How the Birds Prepare for Snowmageddon
After my morning walk with the dogs, I sat on one of our garden benches and watched the birds. My first observation was that most of the song birds were visiting our native plants, devouring seeds and fruit, and not at the feeders that I stocked last night. It fills my heart with joy, seeing the native plants, I have mindfully chosen for our garden, benefiting the wildlife we are working hard to attract.
I saw bluebirds gobbling up the orange berries that adorn the winterberry holly (Ilex verticillata 'Winter Gold'). I can't remember ever seeing so many bluebirds at one time on our property before. Not captured on camera so you'll have to take my word, I saw 10 bluebirds on one shrub. Rather sensational!
After some time had passed, I was itching to go inside and grab my camera. Of course as soon as I stood up the birds flew off. Bluebirds are shy and seem to sense when the camera is around. I had to take these photos through the window of the potting shed, hence the quality and crispness is not there, nonetheless I am excited to share these with you. Oh, and I did see some fighting going on. One female in particular kept chasing off the males. (Don't mess with a woman on a mission!)
Some bluebirds also visited the suet feeders, pulling out the dried berries. Goldfinches and house finches were plucking at the ironweed seeds, while cardinals were working on the tulip poplar seeds high up in the tree canopy.
If you want to support songbirds in your garden during the winter, consider including these natives that bear prodigious fruit:
* Sumac~the perfect emergency food source for birds.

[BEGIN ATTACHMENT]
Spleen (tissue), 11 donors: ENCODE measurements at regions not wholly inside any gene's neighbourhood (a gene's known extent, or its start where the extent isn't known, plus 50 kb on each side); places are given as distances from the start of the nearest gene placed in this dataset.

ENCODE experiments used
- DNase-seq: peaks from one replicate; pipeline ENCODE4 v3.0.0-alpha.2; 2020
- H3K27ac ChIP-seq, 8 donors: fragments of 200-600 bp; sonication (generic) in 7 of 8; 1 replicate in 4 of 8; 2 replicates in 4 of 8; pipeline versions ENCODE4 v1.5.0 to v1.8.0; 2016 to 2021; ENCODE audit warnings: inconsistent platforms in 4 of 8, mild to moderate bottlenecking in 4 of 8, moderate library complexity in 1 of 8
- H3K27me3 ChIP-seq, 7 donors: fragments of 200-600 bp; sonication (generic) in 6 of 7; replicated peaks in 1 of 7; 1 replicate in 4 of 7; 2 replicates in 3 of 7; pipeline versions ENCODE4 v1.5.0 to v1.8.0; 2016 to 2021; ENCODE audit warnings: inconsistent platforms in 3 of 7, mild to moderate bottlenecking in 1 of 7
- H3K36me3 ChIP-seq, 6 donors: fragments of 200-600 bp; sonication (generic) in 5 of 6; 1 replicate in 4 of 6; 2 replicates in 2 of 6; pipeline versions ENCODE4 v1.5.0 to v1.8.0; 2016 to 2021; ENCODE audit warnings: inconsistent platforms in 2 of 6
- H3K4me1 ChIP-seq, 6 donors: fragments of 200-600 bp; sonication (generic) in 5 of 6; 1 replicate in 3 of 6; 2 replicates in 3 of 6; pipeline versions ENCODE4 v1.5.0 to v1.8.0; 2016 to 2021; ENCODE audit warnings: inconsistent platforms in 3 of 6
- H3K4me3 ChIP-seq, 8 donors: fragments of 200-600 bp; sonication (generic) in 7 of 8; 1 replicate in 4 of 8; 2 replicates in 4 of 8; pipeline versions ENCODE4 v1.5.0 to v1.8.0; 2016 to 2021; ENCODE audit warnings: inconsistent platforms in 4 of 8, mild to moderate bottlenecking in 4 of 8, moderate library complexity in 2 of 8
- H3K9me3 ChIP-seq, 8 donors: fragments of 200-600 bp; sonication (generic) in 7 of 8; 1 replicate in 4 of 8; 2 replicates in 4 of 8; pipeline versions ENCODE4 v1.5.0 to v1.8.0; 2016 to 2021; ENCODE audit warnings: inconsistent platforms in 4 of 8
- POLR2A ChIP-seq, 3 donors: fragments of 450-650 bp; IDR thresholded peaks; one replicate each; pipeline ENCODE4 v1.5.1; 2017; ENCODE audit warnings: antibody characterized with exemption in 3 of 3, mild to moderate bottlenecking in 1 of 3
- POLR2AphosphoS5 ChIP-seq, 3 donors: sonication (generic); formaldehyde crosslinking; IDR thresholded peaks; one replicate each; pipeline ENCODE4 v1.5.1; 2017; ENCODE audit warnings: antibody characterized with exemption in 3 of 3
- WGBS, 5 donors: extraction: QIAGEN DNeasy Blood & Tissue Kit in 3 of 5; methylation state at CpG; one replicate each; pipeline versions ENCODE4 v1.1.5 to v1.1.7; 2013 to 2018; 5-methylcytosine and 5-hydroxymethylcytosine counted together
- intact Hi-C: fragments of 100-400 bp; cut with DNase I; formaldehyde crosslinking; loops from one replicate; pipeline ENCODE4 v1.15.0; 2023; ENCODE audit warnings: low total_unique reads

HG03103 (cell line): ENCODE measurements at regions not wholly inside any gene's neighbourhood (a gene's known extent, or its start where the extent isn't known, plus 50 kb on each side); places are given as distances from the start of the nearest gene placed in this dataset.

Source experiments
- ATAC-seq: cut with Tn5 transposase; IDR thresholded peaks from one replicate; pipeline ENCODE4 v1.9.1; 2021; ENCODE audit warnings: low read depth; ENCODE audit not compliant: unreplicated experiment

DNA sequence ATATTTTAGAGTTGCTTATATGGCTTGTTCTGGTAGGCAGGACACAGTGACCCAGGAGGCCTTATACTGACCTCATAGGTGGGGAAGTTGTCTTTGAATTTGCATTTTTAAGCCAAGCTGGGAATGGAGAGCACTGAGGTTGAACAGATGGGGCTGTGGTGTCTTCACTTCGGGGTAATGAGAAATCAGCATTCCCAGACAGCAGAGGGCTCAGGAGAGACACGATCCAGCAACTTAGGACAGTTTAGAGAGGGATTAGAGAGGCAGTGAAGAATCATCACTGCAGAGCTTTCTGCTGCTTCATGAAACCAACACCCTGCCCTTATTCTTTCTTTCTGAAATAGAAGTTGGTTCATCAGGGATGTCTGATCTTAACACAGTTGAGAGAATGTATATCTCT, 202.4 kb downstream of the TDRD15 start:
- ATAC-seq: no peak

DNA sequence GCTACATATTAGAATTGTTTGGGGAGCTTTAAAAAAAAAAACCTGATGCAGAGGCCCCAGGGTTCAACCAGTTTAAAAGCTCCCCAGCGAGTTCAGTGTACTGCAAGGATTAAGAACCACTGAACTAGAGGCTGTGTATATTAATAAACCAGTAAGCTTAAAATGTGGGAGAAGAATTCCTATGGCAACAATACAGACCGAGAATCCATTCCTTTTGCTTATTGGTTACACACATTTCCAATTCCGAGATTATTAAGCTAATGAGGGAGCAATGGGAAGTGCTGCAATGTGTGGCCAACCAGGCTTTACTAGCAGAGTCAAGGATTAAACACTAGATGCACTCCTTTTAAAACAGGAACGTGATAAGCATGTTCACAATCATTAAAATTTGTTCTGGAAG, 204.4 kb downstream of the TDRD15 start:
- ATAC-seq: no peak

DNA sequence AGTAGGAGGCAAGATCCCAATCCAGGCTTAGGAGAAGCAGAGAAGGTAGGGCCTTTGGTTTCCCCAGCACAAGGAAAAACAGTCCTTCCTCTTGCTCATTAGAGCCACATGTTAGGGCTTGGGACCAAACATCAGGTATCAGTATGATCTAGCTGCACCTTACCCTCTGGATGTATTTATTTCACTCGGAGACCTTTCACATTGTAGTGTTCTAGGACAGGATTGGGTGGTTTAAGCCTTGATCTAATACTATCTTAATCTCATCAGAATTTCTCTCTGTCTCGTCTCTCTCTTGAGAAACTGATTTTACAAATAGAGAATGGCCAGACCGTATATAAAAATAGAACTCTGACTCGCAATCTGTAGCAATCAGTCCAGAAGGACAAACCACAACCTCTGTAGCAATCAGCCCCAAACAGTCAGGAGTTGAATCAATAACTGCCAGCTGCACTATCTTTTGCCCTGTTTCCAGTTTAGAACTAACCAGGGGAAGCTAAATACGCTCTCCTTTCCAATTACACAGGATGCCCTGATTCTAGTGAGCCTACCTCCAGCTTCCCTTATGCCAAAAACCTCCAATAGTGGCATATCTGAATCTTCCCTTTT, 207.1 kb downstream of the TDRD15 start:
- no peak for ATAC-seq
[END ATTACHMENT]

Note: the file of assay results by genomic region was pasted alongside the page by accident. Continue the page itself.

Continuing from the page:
Seed heads are persistent throughout the winter.
* Holly~winterberry, inkberry (Ilex glabra), American (Ilex opaca),
or yaupon (Ilex vomitoria)
* Viburnum~possumhaw (V. nudum)
* American Beautyberry (Callicarpa americana)
* Bayberry~Wax Myrtle (Myrica cerifera)
* Hackberry (Celtis laevigata)
The Titmice, chickadees and nuthatches mostly flocked to the feeders, grabbing black sunflower seeds and peanuts. I adore watching these little birds shimmy their way up and down tree trunks. The entertainment factor is high on these guys.
Downy and red bellied woodpeckers mostly hung onto the suet feeders consuming high energy nourishment.
As I close out this post, we are hovering above freezing and it is beginning to rain. This shall turn to snow as the afternoon progresses into the night, when we are purportedly to drop into the teens. We are all giddy to awake to a blanket of white snow. The kids to sled, the dogs to frolic and I'll be out there with my camera.
For more bird photos of 2017 snowmageddon, visit the Southern Meadows Facebook page.